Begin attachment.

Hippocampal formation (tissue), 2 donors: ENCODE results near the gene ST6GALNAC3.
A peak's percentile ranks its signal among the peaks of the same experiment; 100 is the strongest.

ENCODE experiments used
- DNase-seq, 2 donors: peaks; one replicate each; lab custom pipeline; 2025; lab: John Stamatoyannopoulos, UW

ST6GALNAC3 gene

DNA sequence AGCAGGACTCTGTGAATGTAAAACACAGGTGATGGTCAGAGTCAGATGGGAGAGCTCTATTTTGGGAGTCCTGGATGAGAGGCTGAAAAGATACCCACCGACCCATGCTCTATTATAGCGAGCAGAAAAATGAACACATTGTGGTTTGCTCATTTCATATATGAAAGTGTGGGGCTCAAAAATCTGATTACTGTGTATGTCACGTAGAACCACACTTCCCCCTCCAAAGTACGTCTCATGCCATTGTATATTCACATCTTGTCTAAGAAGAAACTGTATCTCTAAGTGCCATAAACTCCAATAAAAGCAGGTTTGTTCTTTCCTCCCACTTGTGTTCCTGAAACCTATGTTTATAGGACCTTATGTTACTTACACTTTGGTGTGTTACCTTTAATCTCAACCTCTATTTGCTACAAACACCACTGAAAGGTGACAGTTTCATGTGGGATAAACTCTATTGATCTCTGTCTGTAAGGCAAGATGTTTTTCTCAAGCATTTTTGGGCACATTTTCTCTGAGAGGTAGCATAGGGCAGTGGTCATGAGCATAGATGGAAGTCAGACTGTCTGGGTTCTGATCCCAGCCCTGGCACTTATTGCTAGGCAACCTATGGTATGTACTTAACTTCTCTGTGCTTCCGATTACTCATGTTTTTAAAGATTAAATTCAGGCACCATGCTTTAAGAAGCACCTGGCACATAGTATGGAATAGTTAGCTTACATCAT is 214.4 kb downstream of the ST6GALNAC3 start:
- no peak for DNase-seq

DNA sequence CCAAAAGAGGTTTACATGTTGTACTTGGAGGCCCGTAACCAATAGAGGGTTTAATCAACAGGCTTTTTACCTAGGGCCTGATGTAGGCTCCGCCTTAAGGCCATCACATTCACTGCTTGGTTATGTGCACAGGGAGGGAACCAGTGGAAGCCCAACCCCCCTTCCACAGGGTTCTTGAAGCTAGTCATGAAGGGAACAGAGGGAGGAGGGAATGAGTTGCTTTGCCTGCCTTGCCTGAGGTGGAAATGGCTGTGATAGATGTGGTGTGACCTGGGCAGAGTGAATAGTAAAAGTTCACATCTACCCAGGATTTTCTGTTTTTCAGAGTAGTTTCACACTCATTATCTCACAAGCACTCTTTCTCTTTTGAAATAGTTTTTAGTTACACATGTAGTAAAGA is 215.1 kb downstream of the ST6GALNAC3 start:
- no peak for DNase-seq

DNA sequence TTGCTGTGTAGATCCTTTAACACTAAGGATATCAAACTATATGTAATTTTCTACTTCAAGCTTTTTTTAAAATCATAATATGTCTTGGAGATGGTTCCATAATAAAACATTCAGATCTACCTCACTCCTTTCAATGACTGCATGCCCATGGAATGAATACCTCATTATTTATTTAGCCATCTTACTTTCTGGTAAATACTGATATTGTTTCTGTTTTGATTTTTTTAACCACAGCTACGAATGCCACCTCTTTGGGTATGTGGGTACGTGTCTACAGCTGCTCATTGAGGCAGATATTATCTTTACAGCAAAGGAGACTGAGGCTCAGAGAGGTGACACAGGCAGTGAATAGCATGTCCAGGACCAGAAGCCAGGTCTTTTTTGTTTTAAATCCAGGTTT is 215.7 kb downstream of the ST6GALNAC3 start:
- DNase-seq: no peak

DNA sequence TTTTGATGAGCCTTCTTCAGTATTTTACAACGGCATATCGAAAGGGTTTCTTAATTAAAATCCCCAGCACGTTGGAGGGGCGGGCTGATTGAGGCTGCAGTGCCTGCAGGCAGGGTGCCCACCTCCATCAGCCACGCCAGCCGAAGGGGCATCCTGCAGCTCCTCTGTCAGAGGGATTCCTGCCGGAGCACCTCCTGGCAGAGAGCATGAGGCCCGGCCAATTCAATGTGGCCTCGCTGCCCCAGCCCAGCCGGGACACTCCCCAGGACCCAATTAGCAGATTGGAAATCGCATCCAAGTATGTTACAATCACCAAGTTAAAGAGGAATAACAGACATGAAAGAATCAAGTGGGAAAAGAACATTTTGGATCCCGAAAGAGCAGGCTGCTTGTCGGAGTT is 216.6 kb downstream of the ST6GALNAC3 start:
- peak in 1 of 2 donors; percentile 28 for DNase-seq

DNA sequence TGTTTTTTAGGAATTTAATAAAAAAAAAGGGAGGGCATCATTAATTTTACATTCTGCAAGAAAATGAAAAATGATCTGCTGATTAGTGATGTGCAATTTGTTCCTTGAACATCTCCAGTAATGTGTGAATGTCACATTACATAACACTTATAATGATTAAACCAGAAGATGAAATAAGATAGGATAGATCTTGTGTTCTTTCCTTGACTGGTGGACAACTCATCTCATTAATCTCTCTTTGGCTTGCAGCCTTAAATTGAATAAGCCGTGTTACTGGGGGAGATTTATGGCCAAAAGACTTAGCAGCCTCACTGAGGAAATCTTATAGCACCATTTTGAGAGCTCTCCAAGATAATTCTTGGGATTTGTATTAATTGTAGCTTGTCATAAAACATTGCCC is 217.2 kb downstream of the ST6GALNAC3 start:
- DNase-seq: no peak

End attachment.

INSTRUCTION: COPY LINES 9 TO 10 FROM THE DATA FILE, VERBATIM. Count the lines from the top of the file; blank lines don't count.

- no peak for DNase-seq

DNA sequence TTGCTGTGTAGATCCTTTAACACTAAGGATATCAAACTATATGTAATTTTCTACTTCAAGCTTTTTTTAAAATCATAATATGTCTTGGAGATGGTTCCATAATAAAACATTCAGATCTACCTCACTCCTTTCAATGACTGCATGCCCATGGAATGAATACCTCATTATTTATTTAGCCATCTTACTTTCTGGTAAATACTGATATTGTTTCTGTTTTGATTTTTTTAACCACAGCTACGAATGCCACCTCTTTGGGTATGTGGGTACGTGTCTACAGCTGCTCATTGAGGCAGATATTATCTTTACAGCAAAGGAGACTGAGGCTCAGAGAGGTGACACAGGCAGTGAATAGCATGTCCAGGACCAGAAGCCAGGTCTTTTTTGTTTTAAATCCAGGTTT is 215.7 kb downstream of the ST6GALNAC3 start: